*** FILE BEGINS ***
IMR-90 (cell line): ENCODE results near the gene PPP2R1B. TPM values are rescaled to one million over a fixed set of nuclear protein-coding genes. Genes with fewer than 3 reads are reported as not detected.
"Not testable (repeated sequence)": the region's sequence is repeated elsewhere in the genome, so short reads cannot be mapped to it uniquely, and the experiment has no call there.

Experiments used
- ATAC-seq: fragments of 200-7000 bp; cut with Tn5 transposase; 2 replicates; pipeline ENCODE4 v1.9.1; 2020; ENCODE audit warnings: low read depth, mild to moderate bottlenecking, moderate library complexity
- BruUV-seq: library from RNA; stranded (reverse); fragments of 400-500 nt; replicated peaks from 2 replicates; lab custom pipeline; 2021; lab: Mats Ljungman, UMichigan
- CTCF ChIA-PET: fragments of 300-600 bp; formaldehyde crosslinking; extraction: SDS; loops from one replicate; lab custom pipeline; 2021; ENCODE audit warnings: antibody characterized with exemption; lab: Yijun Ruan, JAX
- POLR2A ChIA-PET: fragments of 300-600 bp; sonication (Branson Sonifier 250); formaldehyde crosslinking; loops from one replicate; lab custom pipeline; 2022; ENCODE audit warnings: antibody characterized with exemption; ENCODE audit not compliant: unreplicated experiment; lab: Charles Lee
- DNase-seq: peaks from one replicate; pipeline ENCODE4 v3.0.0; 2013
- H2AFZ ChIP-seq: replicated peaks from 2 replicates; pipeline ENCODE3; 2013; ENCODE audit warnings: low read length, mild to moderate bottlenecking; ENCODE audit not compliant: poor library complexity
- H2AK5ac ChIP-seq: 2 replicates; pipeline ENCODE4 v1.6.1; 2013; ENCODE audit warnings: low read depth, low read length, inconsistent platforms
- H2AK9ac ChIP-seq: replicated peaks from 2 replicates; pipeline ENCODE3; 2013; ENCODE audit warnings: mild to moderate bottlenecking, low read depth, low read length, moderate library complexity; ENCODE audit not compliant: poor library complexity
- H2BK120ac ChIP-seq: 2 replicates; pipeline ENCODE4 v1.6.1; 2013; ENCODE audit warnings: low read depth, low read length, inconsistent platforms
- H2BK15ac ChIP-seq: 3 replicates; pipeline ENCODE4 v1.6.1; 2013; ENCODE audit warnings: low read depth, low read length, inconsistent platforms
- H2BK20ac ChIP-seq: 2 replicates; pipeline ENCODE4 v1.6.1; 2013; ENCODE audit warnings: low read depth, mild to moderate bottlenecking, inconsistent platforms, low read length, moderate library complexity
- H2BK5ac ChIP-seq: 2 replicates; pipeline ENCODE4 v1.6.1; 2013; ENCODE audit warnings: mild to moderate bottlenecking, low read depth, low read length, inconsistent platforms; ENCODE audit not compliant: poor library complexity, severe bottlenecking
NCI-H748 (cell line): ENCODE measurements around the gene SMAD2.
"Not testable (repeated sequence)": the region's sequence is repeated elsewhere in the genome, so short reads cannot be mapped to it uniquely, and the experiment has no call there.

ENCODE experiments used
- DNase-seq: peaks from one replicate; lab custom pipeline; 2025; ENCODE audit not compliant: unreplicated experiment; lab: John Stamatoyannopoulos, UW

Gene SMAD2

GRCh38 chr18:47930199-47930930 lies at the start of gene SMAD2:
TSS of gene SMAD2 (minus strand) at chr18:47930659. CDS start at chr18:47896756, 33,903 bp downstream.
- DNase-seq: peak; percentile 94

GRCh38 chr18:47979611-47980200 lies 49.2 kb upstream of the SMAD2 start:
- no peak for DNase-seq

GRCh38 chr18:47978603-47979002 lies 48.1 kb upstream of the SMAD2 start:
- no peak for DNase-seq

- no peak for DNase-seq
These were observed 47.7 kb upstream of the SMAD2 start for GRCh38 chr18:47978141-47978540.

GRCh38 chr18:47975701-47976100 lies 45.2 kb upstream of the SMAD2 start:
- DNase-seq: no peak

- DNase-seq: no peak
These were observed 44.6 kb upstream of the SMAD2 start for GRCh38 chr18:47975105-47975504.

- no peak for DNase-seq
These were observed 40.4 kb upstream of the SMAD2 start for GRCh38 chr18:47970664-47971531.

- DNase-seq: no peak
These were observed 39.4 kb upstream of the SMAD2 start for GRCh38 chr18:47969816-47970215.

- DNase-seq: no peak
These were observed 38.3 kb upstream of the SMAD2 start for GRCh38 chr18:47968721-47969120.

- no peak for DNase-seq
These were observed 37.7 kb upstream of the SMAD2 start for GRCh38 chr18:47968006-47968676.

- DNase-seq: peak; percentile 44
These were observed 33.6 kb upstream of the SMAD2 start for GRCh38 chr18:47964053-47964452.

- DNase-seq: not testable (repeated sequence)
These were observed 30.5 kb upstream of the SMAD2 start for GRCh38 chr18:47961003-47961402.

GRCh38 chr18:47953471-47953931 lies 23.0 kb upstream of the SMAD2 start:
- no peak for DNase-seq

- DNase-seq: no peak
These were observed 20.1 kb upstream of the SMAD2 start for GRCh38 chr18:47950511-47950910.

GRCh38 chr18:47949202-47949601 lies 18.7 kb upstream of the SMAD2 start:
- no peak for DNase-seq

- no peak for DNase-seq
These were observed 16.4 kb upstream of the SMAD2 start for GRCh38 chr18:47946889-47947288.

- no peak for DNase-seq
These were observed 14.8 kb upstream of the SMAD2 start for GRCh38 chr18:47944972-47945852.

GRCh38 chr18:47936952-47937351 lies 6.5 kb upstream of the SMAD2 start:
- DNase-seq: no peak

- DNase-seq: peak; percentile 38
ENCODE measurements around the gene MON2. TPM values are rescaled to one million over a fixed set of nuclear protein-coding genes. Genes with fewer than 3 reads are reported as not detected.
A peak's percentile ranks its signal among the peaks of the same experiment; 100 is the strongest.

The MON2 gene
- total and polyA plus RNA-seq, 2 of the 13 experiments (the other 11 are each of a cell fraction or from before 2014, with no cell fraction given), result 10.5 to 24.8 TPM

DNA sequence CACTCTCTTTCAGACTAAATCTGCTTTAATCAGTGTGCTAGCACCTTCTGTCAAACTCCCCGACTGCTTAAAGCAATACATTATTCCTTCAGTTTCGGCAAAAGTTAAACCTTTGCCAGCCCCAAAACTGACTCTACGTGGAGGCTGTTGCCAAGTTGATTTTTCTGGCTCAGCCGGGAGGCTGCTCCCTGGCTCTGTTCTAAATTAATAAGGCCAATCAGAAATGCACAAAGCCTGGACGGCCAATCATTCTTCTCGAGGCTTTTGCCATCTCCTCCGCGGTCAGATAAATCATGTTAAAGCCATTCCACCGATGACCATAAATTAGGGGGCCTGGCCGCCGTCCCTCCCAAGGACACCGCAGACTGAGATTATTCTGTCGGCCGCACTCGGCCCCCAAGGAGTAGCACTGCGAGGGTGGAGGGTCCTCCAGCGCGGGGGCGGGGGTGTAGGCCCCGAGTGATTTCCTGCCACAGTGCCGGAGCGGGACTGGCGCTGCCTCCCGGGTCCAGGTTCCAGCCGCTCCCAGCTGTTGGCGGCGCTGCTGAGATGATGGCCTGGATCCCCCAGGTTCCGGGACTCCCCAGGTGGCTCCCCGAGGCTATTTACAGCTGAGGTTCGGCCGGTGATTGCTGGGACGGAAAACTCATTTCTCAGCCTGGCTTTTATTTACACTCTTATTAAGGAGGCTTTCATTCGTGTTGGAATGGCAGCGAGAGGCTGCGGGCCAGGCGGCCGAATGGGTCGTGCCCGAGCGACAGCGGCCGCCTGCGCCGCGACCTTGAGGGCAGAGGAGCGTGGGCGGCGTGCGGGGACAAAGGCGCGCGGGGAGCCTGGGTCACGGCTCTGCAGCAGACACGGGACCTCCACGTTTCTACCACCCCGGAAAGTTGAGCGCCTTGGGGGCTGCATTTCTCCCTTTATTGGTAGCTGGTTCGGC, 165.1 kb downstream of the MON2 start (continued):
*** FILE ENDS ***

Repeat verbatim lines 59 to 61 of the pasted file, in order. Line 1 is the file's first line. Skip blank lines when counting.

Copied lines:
ENCODE measurements around the gene MON2. TPM values are rescaled to one million over a fixed set of nuclear protein-coding genes. Genes with fewer than 3 reads are reported as not detected.
A peak's percentile ranks its signal among the peaks of the same experiment; 100 is the strongest.

The MON2 gene